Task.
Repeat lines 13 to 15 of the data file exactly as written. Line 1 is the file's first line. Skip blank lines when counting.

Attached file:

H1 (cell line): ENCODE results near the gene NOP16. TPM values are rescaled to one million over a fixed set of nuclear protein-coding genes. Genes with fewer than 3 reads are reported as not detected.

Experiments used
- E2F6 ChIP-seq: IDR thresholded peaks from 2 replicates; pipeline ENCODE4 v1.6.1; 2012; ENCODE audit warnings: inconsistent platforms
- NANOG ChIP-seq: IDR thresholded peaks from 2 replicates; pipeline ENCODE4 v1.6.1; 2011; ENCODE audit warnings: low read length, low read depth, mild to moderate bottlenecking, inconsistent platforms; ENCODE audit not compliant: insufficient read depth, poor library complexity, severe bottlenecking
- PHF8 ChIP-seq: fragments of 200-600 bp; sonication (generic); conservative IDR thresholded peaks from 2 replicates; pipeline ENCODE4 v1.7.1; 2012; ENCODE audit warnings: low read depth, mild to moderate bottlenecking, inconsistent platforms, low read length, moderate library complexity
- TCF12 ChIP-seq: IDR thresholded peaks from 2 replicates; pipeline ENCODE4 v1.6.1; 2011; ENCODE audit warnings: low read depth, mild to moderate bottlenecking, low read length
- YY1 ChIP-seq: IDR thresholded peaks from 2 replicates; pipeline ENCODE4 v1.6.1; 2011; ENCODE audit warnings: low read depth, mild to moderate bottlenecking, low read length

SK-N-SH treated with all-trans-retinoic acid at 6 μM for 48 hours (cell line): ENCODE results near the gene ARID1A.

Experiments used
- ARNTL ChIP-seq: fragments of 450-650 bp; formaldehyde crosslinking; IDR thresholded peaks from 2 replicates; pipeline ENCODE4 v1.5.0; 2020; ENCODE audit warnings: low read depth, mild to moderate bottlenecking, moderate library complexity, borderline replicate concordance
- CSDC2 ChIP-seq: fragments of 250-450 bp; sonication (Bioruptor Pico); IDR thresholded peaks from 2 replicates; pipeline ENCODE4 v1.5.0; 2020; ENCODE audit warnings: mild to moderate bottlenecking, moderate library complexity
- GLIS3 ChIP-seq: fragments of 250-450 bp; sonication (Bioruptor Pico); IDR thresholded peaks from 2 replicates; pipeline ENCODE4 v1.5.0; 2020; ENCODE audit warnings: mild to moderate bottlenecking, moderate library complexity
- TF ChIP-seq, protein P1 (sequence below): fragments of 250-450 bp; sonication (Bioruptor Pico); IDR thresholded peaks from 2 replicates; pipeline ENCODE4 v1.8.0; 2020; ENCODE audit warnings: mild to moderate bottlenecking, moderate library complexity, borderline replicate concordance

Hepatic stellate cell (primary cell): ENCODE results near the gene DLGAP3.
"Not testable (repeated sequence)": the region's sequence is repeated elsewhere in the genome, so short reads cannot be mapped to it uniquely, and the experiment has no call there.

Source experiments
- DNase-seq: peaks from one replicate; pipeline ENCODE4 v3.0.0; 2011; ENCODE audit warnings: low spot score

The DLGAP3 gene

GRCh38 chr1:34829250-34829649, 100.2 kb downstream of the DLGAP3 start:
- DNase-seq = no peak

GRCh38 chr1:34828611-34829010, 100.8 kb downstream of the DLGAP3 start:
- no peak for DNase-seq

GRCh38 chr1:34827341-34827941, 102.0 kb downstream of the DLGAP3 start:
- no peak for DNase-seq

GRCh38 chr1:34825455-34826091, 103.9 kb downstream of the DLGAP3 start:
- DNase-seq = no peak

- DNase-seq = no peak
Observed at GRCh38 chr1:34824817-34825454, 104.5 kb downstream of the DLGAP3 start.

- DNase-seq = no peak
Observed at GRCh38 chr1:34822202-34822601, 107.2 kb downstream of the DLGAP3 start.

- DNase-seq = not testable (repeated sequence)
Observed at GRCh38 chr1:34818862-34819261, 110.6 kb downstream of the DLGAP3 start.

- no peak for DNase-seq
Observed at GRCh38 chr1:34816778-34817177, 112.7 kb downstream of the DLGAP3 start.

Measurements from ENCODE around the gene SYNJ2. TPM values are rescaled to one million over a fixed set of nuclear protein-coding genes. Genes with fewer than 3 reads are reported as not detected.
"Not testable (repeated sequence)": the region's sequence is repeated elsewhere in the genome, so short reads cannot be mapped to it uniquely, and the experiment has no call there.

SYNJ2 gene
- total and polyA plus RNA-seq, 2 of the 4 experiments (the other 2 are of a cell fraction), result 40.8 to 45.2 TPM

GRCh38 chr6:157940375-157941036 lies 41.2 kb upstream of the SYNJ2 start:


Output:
- TF ChIP-seq, protein P1 (sequence below): fragments of 250-450 bp; sonication (Bioruptor Pico); IDR thresholded peaks from 2 replicates; pipeline ENCODE4 v1.8.0; 2020; ENCODE audit warnings: mild to moderate bottlenecking, moderate library complexity, borderline replicate concordance

Hepatic stellate cell (primary cell): ENCODE results near the gene DLGAP3.
"Not testable (repeated sequence)": the region's sequence is repeated elsewhere in the genome, so short reads cannot be mapped to it uniquely, and the experiment has no call there.